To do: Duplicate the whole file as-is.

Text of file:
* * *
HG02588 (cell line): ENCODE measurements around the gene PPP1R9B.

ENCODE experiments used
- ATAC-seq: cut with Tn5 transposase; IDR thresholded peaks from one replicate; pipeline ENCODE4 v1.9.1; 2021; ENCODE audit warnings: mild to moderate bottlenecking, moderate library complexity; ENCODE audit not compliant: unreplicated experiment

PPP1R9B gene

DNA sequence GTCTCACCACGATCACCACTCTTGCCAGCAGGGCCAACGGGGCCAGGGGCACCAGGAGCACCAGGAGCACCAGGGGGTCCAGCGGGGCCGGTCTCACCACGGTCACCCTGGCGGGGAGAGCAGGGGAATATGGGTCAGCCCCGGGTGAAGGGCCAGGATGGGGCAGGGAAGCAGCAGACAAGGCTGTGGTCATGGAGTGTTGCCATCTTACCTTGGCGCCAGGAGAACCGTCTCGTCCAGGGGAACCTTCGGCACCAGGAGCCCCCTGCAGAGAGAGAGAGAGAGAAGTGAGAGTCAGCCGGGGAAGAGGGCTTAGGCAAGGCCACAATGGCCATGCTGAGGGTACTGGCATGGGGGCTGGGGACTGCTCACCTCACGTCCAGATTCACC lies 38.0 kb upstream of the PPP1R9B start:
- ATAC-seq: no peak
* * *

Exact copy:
HG02588 (cell line): ENCODE measurements around the gene PPP1R9B.

ENCODE experiments used
- ATAC-seq: cut with Tn5 transposase; IDR thresholded peaks from one replicate; pipeline ENCODE4 v1.9.1; 2021; ENCODE audit warnings: mild to moderate bottlenecking, moderate library complexity; ENCODE audit not compliant: unreplicated experiment

PPP1R9B gene

DNA sequence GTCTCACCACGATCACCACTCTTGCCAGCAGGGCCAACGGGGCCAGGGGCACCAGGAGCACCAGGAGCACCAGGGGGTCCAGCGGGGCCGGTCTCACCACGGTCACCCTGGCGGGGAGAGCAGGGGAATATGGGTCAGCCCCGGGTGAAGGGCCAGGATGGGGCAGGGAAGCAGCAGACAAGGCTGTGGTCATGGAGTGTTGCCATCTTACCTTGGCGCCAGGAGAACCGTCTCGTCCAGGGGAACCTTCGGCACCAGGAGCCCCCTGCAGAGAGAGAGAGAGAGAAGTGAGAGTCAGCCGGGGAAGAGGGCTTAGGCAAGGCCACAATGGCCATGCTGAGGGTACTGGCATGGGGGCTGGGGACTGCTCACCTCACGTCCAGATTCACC lies 38.0 kb upstream of the PPP1R9B start:
- ATAC-seq: no peak